I love a good romance. The first spark of something, the quickening heartbeat of the growing attraction, the crescendo when the couple comes together, and the happy moment when they walk off into the sunset. It brings a smile to my face that compares to few things within the world of fiction. The problem is that too many narratives insert a romantic storyline that feels forced, unnecessary, or half-written.
The Last Letter from Your Lover, based on the book of the same name by Jojo Moyes, was released on Netflix a few weeks ago. In 1965, Lawrence and Jennifer Stirling (Joe Alwyn and Shailene Woodley) appear to be the picture-perfect couple. He is a wealthy industrialist and she enjoys the lifestyle that his profession affords them both. But this picture has cracks in it. The final crack comes in the form of writer Anthony O’Hare (Callum Turner), who has a love affair with Jennifer. Their only way to communicate is via a series of secret love letters.
Decades later, journalist Ellie Haworth (Felicity Jones) has found the letters and is using them as the topic for her next article. Working with colleague Rory McCallan (Nabhaan Rizwan), they start to put the pieces of the puzzle together. Along the way, their relationship turns from strictly professional to something more.
A Romance That Works
I feel for Jennifer. She wants to be happy with her husband, but the fact is that she is not. The truth is that neither she nor Larry trying to make it work. In 2021, she could have gotten a divorce and be done with it. But at that time and in that social stratum, it was a relatively new concept that was not yet considered to be an appropriate outcome to an unhappy marriage. I have a feeling that it was easier (especially for women) to stick it out and pretend that everything was alright.
When Anthony enters the picture, the dark cloud that is hanging over Jennifer begins to evaporate. She starts to smile, laugh, and enjoy life again. But both she and the audience know that at some point, Larry is going to find out and the shit will hit the fan. It works because the romantic chemistry between Woodley and Turner comes off as organic and natural. Jennifer is reaching for something that is missing. Anthony fills that void.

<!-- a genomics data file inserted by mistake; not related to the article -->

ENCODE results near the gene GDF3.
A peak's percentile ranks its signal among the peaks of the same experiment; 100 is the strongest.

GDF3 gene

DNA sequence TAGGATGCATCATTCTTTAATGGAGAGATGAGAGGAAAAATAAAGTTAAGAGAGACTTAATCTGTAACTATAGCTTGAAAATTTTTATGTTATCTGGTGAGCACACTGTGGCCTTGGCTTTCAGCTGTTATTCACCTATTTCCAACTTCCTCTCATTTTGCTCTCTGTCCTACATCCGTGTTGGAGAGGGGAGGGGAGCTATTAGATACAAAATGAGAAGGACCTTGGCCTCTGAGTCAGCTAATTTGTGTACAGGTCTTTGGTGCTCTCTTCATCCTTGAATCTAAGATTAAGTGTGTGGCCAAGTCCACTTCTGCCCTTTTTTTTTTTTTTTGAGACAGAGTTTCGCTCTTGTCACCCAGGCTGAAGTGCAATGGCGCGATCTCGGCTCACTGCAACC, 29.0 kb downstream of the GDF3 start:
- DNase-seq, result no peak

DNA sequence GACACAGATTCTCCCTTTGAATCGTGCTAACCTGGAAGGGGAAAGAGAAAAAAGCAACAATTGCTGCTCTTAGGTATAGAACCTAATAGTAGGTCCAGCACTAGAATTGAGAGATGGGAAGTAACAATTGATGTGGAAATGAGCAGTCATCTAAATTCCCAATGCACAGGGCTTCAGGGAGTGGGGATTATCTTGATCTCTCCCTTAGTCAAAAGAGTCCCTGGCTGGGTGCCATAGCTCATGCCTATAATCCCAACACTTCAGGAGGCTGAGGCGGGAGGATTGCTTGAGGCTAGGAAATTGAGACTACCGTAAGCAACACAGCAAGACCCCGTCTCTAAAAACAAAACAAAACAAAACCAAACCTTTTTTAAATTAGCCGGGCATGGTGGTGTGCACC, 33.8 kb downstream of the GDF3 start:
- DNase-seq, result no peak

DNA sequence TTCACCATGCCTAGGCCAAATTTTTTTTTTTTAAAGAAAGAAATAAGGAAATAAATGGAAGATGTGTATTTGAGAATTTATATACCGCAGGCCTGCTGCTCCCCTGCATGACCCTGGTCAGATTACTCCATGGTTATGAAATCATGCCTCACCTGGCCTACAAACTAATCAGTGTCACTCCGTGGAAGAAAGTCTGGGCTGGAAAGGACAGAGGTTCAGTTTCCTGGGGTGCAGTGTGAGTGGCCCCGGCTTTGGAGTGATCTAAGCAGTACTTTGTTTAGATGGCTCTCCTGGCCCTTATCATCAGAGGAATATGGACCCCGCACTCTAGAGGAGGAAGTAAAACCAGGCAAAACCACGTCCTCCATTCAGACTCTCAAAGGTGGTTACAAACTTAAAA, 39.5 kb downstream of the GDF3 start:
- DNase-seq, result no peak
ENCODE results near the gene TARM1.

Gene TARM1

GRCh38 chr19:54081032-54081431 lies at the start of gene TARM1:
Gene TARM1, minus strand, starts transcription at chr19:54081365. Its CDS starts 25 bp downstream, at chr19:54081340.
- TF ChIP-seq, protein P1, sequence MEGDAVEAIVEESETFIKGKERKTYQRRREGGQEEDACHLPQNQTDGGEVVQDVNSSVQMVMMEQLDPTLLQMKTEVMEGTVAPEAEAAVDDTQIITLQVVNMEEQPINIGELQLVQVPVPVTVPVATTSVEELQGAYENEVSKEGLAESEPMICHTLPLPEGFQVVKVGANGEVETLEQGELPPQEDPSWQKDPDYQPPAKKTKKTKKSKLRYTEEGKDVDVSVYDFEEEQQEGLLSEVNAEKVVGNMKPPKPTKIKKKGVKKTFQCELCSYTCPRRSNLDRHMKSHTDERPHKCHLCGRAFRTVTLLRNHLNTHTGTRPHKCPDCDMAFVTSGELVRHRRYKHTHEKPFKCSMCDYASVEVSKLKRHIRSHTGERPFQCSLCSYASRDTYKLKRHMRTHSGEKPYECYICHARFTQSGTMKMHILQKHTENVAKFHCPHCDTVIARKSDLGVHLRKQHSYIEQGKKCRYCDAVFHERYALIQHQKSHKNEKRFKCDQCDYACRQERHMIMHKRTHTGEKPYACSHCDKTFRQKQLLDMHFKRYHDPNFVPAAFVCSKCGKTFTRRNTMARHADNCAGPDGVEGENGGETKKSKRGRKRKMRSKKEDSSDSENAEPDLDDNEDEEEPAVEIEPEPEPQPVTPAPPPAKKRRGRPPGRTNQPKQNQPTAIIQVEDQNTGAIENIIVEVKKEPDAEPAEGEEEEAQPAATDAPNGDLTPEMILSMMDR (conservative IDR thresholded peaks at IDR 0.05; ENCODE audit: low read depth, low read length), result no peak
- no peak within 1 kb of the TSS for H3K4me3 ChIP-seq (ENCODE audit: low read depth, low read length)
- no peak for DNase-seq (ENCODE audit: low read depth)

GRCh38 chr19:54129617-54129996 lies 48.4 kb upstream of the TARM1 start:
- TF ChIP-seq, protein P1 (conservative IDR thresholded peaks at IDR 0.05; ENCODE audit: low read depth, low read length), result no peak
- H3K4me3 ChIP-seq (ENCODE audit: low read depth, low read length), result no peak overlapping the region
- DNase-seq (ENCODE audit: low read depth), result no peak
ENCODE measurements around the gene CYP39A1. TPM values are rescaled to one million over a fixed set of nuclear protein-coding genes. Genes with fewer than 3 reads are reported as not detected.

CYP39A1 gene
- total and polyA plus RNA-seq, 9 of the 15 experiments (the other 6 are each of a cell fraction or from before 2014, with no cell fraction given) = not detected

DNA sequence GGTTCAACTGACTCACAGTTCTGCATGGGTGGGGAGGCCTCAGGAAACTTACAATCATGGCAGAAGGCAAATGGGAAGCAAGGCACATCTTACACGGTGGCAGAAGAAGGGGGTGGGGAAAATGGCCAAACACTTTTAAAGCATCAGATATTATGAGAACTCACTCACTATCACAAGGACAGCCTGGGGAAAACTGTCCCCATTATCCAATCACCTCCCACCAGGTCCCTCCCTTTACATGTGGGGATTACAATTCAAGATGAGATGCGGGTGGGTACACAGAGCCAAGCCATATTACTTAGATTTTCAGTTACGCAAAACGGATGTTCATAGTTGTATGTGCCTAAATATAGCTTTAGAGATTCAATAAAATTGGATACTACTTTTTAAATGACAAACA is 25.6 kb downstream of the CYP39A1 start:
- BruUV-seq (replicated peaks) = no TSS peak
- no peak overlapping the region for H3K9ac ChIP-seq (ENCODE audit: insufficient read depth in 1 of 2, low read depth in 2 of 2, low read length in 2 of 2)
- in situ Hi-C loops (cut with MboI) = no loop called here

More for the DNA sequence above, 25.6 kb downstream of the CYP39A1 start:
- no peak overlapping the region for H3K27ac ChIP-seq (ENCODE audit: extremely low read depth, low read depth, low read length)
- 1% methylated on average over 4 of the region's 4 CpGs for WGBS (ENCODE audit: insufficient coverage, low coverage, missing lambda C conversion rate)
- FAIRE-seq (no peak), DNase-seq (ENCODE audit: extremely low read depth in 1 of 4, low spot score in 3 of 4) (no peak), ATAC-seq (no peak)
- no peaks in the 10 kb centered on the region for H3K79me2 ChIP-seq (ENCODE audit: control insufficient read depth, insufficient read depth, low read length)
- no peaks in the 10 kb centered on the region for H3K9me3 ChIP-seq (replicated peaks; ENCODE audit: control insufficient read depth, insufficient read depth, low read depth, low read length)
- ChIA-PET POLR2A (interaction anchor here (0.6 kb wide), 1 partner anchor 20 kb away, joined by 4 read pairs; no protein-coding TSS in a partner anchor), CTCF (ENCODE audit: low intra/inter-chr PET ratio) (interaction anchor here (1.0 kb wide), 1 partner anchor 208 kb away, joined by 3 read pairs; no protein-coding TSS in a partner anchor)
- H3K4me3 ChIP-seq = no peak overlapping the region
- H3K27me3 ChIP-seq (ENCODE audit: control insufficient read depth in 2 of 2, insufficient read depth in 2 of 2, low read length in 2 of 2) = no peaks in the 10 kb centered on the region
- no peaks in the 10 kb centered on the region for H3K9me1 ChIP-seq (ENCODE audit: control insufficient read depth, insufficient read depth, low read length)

A Romance That Does Not Work
When we met Ellie, her career is solid, but her love life is full of potholes. She does not expect to fall for Rory when they meet for the first time. He is just the guy whose job it is to provide her with the reference material needed to do her job. Anyone who has seen or read enough rom-coms knows that this is a generic jumping-off point. The problem is that all of the energy and attention was put into the 1960’s narrative. The relationship between Ellie and Rory is an afterthought. Whatever spark and chemistry that exists between Jennifer and Anthony are completely missing between Ellie and Rory.
The key to any good love story is the first emotional click between the characters. If the audience is to believe that there is a chance of a happy ending, there must be that moment in which the literal light bulb turns on. There is nothing there between Ellie and Rory. It is an empty relationship that tries to parallel what Jennifer and Anthony have. But it fails to create any sort of emotion or even explain what it is that not only brings Ellie and Rory together but keeps them together. Though I appreciate the casting of a non-white actor in a Caucasian role, it does not make up for the underdevelopment of this storyline.
An Overall Disappointment
With everything that is going on in the world right now, we need something to make us feel good. Believing in love and the possibility of finding your person is creating a feeling of possibilities and a happy future that counteracts all of the crap that is going on in the world right now. While I did not read the book and cannot comment on the emotions that Moyes creates for her readers, I can say the adaptation was disappointing.
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